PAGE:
Sure, there are a few things that might cause a bilious skeptic to raise an eyebrow (or two), and maybe even emit a sad, resigned sigh, when planning a first visit to Jean-Georges Vongerichten’s ambitious new downtown seafood restaurant, the Fulton. Like many large-scale projects around Manhattan these days, the 200-plus-seat restaurant is situated in a new real-estate development, in this case at the end of the refurbished Pier 17 down by the old South Street Seaport. There will be a food hall in this boxy, somewhat antiseptic mall-like structure one day, along with other enticements (yes, Mr. Chang will be opening a restaurant too), but right now the entrance is a little hard to locate (it’s obscured by various construction projects, not to mention that rumbling Mad Max flyway known as the FDR Drive), and when you arrive for dinner, you might find yourself wandering up and down escalators, like I did, through crowds of dazed-looking thrill seekers and tourists, before you sit down to eat.
As anyone who’s followed his long and storied career knows, Jean-Georges has a knack for taking tired old formulas (French cooking, Asian fusion, farm to table, etc.) and imbuing them with his particular elevated sensibility and style, and this new exercise in mall branding turns out to be a little different from all the others. The large, double-floor space has been fitted out with aqua-green banquettes and buoy-shaped lights, among other nautical touches, and it occupies a prime spot at the front of the pier. There’s an alfresco area where you can contemplate a variety of eclectic raw-bar treats and crudi as sea breezes waft around, and from the well-situated tables in- and outside of the restaurant, you can gaze at the full span of the Brooklyn and Manhattan bridges, as well as south, toward the harbor, where the ferries and sailboats are cutting to and fro.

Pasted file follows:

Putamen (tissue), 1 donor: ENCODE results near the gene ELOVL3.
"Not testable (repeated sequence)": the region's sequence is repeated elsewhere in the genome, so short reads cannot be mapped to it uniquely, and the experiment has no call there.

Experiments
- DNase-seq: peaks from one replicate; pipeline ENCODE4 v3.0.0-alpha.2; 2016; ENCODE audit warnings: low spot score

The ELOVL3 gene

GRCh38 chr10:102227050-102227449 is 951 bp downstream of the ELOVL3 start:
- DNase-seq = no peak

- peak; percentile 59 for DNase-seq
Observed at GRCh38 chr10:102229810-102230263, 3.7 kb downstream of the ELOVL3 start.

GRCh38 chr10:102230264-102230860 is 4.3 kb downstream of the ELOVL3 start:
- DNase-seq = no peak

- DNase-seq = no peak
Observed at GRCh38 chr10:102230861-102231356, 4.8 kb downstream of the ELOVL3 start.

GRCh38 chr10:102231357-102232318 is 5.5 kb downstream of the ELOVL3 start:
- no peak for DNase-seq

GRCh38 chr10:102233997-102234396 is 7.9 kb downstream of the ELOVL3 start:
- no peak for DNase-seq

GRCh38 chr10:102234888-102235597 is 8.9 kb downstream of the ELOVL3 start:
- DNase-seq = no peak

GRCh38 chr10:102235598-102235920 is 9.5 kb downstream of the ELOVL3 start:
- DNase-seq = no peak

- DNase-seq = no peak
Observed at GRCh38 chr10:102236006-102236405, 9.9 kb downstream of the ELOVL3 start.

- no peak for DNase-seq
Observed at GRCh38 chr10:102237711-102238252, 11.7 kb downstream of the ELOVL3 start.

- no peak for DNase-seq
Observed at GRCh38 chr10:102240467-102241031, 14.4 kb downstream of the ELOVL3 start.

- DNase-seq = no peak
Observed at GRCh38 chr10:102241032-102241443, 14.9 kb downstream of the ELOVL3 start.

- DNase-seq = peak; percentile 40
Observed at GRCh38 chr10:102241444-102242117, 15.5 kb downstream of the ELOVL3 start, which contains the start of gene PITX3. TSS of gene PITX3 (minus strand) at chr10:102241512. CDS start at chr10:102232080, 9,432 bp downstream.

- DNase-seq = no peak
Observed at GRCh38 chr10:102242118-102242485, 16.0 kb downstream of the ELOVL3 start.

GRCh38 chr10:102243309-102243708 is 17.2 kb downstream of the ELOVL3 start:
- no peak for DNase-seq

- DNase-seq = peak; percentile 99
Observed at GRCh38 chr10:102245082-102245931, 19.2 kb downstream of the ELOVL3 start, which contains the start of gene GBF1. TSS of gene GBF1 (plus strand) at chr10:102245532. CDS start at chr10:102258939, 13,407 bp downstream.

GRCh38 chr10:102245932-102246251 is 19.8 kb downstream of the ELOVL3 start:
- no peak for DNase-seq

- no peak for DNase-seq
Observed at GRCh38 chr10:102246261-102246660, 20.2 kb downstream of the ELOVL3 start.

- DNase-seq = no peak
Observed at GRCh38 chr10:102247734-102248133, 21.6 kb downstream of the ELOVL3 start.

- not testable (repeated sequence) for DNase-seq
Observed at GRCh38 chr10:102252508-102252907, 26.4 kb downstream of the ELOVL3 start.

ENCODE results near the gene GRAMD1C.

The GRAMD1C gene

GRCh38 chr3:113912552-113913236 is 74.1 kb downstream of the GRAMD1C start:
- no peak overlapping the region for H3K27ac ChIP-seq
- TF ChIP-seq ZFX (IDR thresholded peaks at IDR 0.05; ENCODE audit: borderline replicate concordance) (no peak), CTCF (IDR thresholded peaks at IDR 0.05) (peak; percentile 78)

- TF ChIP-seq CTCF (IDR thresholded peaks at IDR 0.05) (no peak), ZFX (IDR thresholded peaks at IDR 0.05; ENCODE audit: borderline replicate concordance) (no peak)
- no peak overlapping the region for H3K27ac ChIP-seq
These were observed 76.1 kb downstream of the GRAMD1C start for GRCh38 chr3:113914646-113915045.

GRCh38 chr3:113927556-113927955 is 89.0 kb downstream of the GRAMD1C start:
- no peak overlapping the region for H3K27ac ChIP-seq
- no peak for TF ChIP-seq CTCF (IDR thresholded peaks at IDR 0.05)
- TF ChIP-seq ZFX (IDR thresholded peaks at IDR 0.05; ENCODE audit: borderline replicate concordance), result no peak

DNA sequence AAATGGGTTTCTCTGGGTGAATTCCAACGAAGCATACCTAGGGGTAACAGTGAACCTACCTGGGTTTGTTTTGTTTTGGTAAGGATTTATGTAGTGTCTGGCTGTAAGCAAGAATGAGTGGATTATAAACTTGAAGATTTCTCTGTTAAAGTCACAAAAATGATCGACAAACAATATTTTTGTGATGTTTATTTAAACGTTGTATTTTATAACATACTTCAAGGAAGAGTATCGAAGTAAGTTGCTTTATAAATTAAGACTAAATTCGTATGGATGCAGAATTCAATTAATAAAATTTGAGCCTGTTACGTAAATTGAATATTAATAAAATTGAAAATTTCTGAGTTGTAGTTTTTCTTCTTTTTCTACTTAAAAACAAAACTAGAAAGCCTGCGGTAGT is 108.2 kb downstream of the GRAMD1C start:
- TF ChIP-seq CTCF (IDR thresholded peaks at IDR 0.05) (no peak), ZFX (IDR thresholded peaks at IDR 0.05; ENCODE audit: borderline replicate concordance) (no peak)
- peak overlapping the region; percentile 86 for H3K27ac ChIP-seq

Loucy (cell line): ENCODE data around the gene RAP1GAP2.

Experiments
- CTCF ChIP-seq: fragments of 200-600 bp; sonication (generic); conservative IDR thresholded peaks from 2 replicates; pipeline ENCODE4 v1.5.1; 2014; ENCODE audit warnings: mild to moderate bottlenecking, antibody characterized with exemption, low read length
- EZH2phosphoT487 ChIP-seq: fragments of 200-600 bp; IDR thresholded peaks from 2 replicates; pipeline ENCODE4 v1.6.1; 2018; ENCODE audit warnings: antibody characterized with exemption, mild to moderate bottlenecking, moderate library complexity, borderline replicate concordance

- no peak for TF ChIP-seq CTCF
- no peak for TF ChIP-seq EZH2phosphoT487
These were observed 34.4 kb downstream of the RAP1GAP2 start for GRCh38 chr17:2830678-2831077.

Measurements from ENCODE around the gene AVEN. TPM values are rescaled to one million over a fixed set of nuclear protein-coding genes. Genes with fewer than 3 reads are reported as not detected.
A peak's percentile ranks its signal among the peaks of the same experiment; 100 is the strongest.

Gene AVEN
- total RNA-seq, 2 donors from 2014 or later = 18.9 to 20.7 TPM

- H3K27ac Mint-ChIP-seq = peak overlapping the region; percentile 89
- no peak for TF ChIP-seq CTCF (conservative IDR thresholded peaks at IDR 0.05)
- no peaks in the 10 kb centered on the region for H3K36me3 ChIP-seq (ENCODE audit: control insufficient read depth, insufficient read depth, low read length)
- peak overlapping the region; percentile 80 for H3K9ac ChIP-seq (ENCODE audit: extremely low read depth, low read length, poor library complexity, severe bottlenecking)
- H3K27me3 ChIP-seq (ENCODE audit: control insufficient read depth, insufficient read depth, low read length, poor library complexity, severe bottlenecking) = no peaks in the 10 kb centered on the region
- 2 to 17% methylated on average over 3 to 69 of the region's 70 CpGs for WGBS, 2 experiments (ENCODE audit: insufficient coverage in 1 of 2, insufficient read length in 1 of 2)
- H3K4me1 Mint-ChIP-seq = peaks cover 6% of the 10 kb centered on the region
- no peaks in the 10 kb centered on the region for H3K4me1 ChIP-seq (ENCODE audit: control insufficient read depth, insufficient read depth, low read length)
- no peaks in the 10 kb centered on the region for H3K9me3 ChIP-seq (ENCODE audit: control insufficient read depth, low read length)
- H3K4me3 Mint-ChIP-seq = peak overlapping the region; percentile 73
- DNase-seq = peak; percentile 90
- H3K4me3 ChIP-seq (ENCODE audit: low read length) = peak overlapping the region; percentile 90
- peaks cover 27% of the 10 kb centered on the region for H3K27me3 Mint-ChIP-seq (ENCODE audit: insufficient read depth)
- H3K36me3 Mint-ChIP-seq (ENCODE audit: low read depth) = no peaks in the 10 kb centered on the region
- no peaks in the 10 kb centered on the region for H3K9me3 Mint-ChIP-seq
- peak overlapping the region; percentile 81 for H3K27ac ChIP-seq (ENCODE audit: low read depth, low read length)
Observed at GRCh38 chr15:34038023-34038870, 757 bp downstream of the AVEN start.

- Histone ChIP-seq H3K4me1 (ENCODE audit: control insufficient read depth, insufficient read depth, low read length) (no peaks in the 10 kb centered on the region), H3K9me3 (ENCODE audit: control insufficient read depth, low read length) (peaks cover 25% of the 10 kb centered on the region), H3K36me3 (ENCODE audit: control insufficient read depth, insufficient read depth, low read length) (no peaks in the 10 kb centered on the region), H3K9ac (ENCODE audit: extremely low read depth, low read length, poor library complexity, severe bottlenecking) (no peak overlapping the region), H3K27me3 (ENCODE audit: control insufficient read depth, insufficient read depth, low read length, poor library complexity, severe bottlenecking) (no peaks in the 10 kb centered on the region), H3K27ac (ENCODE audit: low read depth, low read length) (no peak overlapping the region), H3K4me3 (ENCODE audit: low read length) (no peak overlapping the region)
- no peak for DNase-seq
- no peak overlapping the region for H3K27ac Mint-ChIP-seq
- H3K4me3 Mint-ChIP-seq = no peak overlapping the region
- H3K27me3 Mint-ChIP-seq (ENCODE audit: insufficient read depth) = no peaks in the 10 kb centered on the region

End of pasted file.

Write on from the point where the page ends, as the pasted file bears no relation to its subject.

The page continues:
“I almost feel like I’m on vacation,” someone said during one of my visits, as we looked south down the harbor and then up again at the great bridges turning pink in the evening sun. Indeed, for a front-row view of the Fourth of July fireworks, the restaurant was charging a hotel-level $375 per seat (which included food and drink). Being a Jean-Georges franchise, the Fulton’s menu is filled with discreetly exotic touches from around the globe. Our places were set with chopsticks, and during the early, crudo portion of dinner, we sampled deep-sea red prawns from Spain, served with their whiskery heads on and an elegant Asian-style dipping sauce made from fermented soybeans; long, chewy razor clams from Maine spritzed with lime juice and chile; and delicious little nickels of delicately sliced scallops, laid out on their silvery, moon-shaped shells with a garnish of torn shiso leaf and jalapeño.